JACK WITHIAM JR. ’74 RECENTLY SERVED ON THE BOARD with an incredibly talented student trustee who was balancing law school with three jobs to support her family, which included one child and another on the way. “No student should need to have three jobs,” he said.
It is that desire to help students by alleviating some of their financial burden that led Withiam and his wife, Lynda, to establish an endowed scholarship fund at the law school. “I was a beneficiary of similar financial support—in fact, it was essential to my going to college and law school,” he said. “I want to give students the same chance to pursue their dreams that I had.”
Withiam has given generously to Albany Law School, as well as his undergraduate institution, Hamilton College, in a variety of ways. But nothing resonates with him more than scholarship aid. “My involvement is because of the students, and getting to know them is what makes it all worthwhile,” he said. “To hear stories from scholarship recipients who in high school had no hope of going to college, but were great students and had drive, and then had this opportunity opened up to them through a scholarship—it brings tears to your eyes.”
He is also inspired by the many students from Albany Law School who go into public service—or want to, but are concerned about taking those jobs with the burden of student loans. “The cost of education has risen, outpacing GDP growth and inflation, and some students are coming out with heavy debt,” Withiam said, adding that scholarship support allows them to choose a career for the right reasons.
Withiam himself had a long and successful career in the trade show industry. Shortly after law school and following a few years in finance, his Hamilton classmate (and now best friend of 50-plus years), Jeff Little, invited him to join his family’s business, George Little Management. Jack and Jeff along with their other partners grew the company into the largest producer of consumer product trade shows in the U.S. “Jeff always used to say that I had a different way of looking at things. And I did, because of the education I received at Albany Law School,” Withiam said. “My law degree gave me a wonderful perspective on issues we confronted in the business world.”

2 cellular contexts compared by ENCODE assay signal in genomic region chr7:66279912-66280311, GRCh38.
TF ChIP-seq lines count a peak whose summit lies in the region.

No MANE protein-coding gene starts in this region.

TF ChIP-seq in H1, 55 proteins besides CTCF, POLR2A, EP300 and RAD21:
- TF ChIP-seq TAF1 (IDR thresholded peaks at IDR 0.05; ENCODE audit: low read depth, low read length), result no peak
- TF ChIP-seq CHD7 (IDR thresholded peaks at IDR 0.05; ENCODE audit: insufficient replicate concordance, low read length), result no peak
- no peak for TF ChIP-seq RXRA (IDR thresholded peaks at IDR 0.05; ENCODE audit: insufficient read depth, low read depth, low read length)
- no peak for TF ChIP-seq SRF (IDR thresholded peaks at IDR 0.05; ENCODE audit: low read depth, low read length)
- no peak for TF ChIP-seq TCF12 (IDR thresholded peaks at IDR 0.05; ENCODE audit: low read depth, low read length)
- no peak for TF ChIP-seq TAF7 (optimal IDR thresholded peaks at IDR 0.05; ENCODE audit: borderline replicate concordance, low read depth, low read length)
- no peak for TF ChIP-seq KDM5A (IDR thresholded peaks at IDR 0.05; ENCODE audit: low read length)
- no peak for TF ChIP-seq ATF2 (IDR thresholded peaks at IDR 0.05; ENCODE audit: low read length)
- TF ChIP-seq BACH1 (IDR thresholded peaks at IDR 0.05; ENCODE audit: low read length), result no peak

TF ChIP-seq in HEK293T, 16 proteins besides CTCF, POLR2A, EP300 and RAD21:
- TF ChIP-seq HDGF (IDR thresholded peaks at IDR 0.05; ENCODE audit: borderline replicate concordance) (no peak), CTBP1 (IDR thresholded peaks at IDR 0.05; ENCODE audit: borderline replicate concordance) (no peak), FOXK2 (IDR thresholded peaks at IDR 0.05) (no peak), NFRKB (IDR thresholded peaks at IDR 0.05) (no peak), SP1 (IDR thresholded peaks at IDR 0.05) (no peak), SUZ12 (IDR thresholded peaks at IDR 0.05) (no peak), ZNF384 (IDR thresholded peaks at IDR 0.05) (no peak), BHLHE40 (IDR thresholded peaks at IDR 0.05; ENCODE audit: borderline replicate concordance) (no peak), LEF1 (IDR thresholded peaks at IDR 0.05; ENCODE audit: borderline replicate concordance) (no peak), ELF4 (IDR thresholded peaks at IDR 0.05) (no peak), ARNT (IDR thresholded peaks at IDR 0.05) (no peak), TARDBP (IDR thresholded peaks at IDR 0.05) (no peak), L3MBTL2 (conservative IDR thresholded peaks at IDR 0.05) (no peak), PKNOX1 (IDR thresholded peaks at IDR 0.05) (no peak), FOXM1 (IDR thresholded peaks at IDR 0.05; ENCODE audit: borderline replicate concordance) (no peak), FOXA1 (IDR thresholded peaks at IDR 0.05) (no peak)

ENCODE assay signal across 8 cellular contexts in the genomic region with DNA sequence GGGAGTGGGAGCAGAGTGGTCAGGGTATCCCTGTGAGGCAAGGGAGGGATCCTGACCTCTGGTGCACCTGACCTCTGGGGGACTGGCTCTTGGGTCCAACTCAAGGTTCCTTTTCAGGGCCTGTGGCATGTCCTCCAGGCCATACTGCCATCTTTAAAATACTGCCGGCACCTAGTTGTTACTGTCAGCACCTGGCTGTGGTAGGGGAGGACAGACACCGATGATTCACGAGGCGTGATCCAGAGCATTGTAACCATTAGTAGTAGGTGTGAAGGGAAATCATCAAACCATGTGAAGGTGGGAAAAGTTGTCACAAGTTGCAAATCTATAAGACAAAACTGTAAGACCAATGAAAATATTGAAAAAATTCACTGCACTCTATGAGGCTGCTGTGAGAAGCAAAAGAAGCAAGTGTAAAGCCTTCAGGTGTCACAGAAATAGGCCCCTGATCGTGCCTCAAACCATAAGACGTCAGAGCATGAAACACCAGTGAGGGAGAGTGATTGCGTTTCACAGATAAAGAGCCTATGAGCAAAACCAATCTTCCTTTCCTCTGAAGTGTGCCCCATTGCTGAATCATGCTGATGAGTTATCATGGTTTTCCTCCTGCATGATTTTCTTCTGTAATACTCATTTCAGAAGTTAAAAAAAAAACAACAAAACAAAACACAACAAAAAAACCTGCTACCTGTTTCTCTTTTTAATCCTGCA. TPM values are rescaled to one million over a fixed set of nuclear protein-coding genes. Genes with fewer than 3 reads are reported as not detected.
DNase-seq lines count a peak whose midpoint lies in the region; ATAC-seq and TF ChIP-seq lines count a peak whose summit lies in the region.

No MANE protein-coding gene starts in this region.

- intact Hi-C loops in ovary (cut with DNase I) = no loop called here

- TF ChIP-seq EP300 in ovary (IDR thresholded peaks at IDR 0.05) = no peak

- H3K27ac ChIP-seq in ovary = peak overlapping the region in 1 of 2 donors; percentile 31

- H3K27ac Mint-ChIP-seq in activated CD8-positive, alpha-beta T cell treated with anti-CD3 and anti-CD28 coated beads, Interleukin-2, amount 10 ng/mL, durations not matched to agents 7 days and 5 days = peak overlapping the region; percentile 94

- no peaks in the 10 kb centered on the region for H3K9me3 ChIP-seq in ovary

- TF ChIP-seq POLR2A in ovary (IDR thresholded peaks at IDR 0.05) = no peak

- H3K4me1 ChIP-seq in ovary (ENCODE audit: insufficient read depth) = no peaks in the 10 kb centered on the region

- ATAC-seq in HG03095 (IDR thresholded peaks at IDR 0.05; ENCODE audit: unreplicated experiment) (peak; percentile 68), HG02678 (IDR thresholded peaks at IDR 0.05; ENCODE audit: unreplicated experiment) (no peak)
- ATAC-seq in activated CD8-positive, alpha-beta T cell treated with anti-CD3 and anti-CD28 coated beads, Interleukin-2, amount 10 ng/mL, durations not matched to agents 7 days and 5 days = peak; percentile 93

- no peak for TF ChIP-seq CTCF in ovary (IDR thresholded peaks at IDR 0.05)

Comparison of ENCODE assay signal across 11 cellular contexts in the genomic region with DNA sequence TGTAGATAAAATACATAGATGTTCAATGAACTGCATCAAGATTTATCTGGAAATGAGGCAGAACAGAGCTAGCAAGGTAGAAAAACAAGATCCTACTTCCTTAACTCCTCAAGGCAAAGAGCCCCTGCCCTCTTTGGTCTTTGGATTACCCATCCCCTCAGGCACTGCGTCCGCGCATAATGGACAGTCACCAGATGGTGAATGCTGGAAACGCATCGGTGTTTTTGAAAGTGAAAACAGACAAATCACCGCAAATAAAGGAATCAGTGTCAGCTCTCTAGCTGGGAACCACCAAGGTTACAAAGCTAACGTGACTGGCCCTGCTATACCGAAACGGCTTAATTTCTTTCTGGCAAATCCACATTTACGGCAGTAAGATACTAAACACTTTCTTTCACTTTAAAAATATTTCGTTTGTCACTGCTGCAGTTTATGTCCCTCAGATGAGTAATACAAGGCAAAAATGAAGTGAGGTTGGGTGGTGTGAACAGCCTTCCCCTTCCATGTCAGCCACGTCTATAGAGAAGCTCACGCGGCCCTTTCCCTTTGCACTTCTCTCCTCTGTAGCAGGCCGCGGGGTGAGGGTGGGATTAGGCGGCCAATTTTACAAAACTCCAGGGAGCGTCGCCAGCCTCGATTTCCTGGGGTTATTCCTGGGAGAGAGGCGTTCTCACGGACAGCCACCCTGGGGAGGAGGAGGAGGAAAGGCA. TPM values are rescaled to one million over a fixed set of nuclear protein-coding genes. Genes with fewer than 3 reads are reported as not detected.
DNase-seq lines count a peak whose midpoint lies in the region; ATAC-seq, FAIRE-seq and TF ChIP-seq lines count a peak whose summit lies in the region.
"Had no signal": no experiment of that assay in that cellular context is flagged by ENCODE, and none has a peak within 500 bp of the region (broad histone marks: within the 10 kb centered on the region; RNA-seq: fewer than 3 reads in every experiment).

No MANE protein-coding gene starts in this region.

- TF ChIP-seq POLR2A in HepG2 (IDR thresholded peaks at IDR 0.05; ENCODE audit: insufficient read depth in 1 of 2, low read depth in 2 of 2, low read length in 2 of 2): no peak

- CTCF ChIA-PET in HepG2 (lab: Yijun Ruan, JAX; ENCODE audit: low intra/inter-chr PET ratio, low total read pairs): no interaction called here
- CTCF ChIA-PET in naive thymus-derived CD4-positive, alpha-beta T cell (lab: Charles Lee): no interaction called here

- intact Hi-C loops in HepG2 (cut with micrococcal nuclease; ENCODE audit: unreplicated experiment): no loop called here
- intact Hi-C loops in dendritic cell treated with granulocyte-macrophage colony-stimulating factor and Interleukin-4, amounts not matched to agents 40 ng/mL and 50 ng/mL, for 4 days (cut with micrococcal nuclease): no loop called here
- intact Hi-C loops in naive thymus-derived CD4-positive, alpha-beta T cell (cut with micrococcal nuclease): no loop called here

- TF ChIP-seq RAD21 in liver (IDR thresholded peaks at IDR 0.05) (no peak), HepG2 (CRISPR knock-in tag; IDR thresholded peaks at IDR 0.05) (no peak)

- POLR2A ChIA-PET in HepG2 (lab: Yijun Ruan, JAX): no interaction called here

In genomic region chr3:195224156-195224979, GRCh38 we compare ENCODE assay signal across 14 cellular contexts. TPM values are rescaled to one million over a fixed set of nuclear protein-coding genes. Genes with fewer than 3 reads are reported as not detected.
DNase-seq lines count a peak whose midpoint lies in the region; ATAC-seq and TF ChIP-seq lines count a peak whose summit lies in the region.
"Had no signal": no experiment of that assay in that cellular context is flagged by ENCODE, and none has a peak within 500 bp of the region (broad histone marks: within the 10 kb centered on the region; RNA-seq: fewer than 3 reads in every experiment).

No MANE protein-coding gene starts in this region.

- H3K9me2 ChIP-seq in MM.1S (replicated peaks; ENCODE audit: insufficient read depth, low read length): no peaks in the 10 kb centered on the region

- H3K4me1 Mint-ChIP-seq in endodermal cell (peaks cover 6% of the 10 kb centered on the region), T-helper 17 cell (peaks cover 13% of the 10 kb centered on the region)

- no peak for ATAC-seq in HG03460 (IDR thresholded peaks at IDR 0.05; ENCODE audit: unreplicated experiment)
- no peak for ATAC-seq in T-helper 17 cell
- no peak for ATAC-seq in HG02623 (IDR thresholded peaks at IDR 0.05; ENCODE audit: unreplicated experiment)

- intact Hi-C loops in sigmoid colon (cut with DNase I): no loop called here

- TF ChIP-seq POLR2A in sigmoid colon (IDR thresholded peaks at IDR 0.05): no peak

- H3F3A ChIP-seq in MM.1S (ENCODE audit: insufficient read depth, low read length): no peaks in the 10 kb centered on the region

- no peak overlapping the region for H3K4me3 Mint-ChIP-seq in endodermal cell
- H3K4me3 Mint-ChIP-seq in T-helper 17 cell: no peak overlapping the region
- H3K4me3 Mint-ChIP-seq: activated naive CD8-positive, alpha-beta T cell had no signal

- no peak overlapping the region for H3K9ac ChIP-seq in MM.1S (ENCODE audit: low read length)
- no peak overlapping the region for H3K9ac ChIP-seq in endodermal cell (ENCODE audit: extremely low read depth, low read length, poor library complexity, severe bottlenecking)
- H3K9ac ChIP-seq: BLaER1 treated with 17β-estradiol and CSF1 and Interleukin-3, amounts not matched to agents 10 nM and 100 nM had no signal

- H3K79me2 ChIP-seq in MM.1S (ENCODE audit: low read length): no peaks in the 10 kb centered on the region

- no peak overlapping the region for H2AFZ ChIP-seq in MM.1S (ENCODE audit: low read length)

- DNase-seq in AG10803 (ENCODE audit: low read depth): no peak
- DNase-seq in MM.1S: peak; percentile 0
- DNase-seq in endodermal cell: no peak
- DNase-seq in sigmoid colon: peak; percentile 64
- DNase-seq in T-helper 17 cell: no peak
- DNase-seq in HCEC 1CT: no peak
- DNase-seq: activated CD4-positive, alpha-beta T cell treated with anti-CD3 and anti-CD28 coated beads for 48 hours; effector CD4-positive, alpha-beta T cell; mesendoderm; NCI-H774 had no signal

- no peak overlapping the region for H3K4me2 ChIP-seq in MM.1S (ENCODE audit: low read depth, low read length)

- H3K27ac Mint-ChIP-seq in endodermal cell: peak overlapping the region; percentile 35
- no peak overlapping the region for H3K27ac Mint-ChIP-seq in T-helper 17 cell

They eventually sold the company in a phased acquisition that Withiam and his senior partners helped ensure would be favorable to staff and preserve the brand. When the acquirers assumed control, Withiam was named senior vice president and general counsel of the new entity. In 2011, when that company sold George Little to a private equity firm, he and Little retired, but continued to be involved in the industry. Eventually, when the company was sold again to another private equity company, Little and Withiam served as consultants to the purchaser. That company, then part of a larger group, went public in 2017, and the finally retired friends ended up “with a few shares.”
The Lynda and Jack Withiam ’74 Scholarship Fund ensures that Albany Law School students will benefit from the fruits of that labor. The Withiams’ only stipulation for the fund is that the recipients of the scholarship have financial need. “We prefer not to put restrictions on the use,” Withiam said. “We trust the law school to use its best judgment in the interest of helping students."